Data from the DOE’s Energy Information Administration (EIA) shows renewable energy sources continue to grow rapidly while outpacing the growth rates of fossil fuels and nuclear power.
According to EIA data for the first nine months of 2011, renewable energy sources including biomass, biofuels, geothermal, solar, water and wind provided nearly 12 percent of domestic U.S. energy production, compared to just less than 11 percent for the same period in 2010 and 10.33 percent in 2009. By comparison, nuclear power provided 10.62 percent of the nation’s energy production in the first three quarters of 2011, about 11 percent less than renewables.
Looking at electricity, transportation, and thermal, renewable energy output, including hydropower, grew by 14.44 percent in 2011 compared to 2010. Among the renewable energy sources, conventional hydropower provided 4.35 percent of domestic energy production during the first nine months of 2011, followed by biomass (3.15 percent), biofuels (2.57 percent), wind (1.45 percent), geothermal (0.29 percent) and solar (0.15 percent).
Meanwhile, renewable sources accounted for 9.35 percent of total U.S. energy consumption, including oil and other energy imports, during the first three quarters of 2011.
The EIA says renewable energy sources, including biomass, geothermal, solar, water and wind, provided 12.73 percent of net U.S. electrical generation, an increase of nearly 25 percent compared to the same nine-month period in 2010. By comparison, electrical generation from coal dropped by 4.2 percent while nuclear output declined by 2.8 percent. Natural gas electrical generation rose by 1.6 percent.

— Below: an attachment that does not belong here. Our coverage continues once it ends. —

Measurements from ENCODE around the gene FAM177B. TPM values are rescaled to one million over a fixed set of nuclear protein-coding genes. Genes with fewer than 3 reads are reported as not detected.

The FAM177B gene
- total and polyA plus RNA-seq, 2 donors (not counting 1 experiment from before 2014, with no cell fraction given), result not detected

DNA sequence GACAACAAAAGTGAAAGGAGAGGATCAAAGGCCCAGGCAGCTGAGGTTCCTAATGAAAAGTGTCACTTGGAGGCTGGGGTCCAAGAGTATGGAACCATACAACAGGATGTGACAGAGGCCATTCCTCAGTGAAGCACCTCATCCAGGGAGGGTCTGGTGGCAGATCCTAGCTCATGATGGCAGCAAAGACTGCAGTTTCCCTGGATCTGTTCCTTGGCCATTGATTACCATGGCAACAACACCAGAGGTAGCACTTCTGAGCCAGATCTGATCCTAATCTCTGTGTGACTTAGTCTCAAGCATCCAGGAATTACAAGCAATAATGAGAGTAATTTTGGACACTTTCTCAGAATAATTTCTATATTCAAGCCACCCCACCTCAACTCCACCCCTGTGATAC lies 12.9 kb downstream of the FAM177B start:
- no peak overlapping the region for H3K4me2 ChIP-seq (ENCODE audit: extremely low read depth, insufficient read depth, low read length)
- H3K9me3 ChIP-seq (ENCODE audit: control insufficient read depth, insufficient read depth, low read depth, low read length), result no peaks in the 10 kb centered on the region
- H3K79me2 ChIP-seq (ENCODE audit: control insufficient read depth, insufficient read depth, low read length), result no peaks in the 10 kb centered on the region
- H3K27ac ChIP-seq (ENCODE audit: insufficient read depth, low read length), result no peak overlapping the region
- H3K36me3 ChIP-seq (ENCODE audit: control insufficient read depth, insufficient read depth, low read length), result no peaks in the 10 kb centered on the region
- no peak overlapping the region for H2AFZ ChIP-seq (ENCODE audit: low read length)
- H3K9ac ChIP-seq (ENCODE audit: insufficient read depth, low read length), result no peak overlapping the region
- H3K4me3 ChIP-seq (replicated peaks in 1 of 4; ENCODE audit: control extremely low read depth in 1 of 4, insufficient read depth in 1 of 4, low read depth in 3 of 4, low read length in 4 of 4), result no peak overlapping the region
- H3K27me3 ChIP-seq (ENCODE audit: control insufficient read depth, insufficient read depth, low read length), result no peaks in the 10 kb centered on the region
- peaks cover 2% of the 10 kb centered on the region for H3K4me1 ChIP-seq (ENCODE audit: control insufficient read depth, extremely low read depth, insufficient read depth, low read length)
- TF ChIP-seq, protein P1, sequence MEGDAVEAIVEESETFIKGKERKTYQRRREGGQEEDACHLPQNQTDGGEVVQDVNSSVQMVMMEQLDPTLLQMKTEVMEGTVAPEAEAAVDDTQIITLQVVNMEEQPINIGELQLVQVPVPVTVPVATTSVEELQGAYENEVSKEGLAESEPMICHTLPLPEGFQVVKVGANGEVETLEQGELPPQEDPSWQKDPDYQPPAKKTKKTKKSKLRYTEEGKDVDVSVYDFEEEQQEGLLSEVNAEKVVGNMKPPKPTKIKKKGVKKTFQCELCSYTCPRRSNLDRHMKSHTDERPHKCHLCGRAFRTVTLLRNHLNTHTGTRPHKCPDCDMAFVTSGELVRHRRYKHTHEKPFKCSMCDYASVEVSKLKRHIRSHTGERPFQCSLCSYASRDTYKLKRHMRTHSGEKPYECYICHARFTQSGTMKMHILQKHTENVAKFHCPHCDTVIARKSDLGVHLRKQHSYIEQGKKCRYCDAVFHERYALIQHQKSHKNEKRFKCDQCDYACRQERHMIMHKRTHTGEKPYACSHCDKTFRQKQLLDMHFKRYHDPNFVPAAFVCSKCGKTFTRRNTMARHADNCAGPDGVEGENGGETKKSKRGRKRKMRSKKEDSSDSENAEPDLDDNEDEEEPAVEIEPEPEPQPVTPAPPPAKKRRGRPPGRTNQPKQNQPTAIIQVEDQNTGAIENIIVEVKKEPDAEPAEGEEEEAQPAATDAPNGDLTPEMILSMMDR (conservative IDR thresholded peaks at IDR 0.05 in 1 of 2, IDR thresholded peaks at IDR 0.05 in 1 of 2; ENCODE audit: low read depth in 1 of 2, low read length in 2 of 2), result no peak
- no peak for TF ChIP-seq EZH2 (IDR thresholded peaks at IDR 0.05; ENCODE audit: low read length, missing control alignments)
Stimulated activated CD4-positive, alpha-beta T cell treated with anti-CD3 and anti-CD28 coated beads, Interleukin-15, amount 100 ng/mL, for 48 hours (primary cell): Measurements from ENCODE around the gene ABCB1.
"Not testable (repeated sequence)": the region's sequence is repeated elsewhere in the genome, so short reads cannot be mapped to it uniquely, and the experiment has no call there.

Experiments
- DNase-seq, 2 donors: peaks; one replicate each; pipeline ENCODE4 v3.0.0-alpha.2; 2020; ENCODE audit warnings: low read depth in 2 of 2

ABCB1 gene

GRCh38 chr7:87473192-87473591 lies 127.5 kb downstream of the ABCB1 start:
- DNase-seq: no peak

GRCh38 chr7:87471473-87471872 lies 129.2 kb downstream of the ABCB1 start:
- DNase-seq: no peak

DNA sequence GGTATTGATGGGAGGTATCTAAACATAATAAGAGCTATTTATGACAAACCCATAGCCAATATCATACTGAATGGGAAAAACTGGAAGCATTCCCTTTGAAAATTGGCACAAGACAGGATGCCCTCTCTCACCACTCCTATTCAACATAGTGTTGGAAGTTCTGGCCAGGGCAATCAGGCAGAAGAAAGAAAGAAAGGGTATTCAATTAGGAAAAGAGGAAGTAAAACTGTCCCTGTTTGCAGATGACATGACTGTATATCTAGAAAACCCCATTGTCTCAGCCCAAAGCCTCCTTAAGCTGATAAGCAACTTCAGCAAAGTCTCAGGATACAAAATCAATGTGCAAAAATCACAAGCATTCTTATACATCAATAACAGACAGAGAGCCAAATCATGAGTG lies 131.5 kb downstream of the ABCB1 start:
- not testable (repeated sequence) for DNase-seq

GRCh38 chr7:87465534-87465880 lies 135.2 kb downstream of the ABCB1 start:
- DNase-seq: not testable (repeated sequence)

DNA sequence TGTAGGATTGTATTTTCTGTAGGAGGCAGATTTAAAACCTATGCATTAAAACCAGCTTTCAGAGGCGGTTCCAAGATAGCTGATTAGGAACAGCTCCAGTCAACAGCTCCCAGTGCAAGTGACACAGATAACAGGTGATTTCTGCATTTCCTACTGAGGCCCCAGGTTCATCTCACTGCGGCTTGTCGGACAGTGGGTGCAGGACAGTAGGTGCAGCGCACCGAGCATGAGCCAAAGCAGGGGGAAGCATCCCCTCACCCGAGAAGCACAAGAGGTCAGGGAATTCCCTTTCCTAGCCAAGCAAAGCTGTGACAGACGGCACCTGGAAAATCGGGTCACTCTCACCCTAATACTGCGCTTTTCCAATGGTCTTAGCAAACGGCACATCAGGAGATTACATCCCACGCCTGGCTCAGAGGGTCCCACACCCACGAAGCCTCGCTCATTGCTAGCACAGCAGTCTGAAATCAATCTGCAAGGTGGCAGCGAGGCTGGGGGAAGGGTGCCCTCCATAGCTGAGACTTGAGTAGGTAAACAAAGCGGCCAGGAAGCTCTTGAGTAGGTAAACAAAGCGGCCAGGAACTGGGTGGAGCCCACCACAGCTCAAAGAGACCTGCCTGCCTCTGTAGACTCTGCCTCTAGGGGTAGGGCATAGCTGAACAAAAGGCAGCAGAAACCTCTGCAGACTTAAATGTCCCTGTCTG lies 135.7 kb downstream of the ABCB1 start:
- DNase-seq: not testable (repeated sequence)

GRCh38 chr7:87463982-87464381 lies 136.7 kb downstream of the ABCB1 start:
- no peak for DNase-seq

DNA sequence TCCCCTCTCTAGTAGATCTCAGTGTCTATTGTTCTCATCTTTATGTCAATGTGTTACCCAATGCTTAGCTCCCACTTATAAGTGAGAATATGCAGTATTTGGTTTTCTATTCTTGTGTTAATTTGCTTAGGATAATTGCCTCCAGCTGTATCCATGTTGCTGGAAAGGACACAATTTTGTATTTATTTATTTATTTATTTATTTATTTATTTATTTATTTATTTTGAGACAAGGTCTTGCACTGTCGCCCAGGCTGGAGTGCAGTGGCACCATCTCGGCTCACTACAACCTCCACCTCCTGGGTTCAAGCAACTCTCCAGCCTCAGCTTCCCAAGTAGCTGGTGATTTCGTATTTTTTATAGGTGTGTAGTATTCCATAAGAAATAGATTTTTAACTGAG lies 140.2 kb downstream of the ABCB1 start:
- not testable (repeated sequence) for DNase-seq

Conventional hydropower accounted for 8.21 percent of net electrical generation during the first nine months of 2011 – an increase of 29.6 percent compared to 2010. Non-hydro renewables accounted for 4.52 percent of net electrical generation (wind – 2.73 percent, biomass – 1.34 percent, geothermal – 0.4 percent, and solar – 0.05 percent). Compared to the first three quarters of 2010, solar-generated electricity expanded in 2011 by 46.5 percent; wind by 27.1 percent; geothermal by 9.4 percent; and biomass by 1.3 percent.
“Notwithstanding the recession of the past three years, renewable energy sources have experienced explosive rates of growth that other industries can only envy,” said Ken Bossong, executive director of the SUN DAY Campaign, which analyzed the EIA data. “The investments in sustainable energy made by the federal government as well as state and private funders have paid off handsomely, underscoring the short-sightedness of emerging proposals to cut back on or discontinue such support.”
Source: 25x’25 Weekly Resource